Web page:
Hypebot reported last week on a trend of indie artists emerging, whom are starting to bridge the gap between indie and classical music. I am tuned UP’s founder (me) isn’t particularly well versed in classical music, but is fascinated by the trend and thinks it bears looking at. So, we went to the source. Two recent graduates of the prestigious Wheaton College Conservatory weighed in on their thoughts regarding this trend.
I had never heard of the two ensembles featured [in the article], but I know of a lot of conservatory trained musicians who creatively bridge the gap between classical and contemporary music. One example is the pianist Christopher O’Riley who has recorded his own arrangements of Radiohead songs. On another side, you have Bela Fleck, whose music ranges from bluegrass to jazz and classical (on banjo, no less). I think young classical musicians are more and more aware of the need to connect with current music trends and show the lasting relevance of the classics.
- Jeff Hobday, Bachelor of Music, Wheaton College ’11
Two things come to mind: 1) I think the groups and ideas featured in this article are an excellent example of music shifting to meet the needs and reflect the evolving identity of our generation. People our age (“children of the internet,” if you will) have been shaped by a social milieu different from that of our parents and grandparents (part of which is the pervasiveness of social media), and it is only natural that, as we come of age, we will create music that reflects our unique needs and identities. 2) This trend reprensents a blurring of the “traditional” distinctions between folk, pop, and classical musics. While the three meta-genres have always been fluid, and artists throughout history have combined and re-combined them at will (think of Bartok’s use of Hungarian folksong, or the Beatles’ use of the sitar), the boundaries are becoming even less clear in our age.
- Kayla (Smith) Rush, Bachelor of Music, Wheaton College ’11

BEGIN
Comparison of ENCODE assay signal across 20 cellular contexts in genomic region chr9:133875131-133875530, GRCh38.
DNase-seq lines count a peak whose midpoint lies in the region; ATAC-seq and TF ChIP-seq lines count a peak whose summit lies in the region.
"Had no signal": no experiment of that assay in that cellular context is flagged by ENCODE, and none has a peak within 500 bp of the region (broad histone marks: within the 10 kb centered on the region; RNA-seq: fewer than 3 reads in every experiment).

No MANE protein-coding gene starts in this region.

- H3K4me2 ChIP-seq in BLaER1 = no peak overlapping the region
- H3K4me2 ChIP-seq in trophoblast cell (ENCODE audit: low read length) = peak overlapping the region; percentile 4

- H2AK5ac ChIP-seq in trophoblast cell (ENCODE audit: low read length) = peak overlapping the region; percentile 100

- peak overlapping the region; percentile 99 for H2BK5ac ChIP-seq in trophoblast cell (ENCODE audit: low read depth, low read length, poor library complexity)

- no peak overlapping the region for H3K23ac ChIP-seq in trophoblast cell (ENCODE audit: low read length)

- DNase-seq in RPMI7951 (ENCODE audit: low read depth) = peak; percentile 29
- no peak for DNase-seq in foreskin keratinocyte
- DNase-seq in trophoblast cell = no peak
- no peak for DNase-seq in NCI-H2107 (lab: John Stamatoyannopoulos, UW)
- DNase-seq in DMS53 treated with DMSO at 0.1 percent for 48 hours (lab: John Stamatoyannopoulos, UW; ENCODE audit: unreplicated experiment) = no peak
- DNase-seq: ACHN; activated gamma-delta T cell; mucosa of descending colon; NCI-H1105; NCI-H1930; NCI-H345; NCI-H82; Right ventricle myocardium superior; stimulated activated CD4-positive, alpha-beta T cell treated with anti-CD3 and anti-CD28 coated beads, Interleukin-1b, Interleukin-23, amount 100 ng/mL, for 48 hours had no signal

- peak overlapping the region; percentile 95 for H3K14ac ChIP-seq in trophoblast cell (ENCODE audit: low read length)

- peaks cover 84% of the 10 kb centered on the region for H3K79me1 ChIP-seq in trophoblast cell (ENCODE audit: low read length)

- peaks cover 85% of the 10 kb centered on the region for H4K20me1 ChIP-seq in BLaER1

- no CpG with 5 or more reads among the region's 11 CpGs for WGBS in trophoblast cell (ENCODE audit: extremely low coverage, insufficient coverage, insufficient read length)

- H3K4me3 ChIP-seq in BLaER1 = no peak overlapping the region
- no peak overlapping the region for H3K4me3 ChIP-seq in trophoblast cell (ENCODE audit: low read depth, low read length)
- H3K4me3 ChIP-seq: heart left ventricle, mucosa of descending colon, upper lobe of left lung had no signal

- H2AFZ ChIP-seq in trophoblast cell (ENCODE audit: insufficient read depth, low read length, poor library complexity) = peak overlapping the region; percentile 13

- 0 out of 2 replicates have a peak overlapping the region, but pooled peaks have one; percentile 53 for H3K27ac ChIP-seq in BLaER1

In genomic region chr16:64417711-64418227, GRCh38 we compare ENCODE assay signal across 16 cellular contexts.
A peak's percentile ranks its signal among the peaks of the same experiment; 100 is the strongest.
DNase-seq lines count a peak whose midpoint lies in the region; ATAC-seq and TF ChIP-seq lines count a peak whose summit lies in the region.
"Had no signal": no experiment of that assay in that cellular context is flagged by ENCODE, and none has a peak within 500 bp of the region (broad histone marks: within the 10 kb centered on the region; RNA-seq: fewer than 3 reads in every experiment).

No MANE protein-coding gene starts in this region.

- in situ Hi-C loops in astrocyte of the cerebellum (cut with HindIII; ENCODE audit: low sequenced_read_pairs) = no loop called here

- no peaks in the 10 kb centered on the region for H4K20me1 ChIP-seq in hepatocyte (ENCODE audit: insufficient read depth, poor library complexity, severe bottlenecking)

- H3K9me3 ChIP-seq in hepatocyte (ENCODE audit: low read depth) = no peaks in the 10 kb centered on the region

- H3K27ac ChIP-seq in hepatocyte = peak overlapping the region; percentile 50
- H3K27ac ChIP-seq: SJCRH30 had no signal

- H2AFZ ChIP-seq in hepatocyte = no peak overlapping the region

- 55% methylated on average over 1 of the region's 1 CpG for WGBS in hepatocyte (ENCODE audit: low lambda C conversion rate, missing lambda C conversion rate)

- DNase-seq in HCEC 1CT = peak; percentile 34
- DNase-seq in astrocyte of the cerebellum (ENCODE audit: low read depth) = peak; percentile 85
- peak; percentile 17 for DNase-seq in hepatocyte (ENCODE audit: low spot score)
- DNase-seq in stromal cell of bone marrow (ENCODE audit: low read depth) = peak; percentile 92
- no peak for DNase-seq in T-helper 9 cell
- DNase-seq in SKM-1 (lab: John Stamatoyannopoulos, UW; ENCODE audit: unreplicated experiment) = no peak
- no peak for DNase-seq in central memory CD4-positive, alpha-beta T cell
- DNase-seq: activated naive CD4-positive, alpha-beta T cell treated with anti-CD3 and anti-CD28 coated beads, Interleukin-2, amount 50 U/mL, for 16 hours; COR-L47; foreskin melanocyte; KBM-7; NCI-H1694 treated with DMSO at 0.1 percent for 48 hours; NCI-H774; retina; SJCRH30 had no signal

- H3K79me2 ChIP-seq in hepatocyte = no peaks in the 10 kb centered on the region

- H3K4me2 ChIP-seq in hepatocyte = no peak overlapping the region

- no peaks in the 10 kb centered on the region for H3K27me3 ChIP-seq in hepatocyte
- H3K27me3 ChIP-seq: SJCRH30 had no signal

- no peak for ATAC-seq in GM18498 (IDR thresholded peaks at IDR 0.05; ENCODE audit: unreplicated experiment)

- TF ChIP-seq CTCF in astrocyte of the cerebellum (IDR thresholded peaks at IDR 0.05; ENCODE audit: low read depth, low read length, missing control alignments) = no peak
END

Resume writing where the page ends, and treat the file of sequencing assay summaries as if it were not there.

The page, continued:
So, who are these groups that are embodying these trends? To start, the article mentions wild Up and Fifth House Ensemble. The latter is a chamber music group that performs in accord with current events and cultural trends. Take In Transit for example, a work that they put together regarding the evolution and preeminence of social media. View the trailer below:
wild Up. is an LA group of self-professed “progressive noise makers.” Their Facebook “about” section explains who they are best:
wild Up is a modern music collective – a group of Los Angeles-based musicians committed to creating visceral, thought-provoking happenings. Our programs are eclectic studies of people, places, and ideas that we find interesting. The group believes that music is a catalyst for shared experiences, and that the concert venue is a place for challenging, exciting, and igniting the community around us.
What do they sound like? Watch this video of their debut performance:
Intriguing, no? The idea of classically trained musicians embracing modern trends is something that needs to happen more often. It’s starting to happen in indie rock (Wes Blaylock from Deas Vail has a classically trained voice). wild Up however gives new meaning to the term “crossover band.”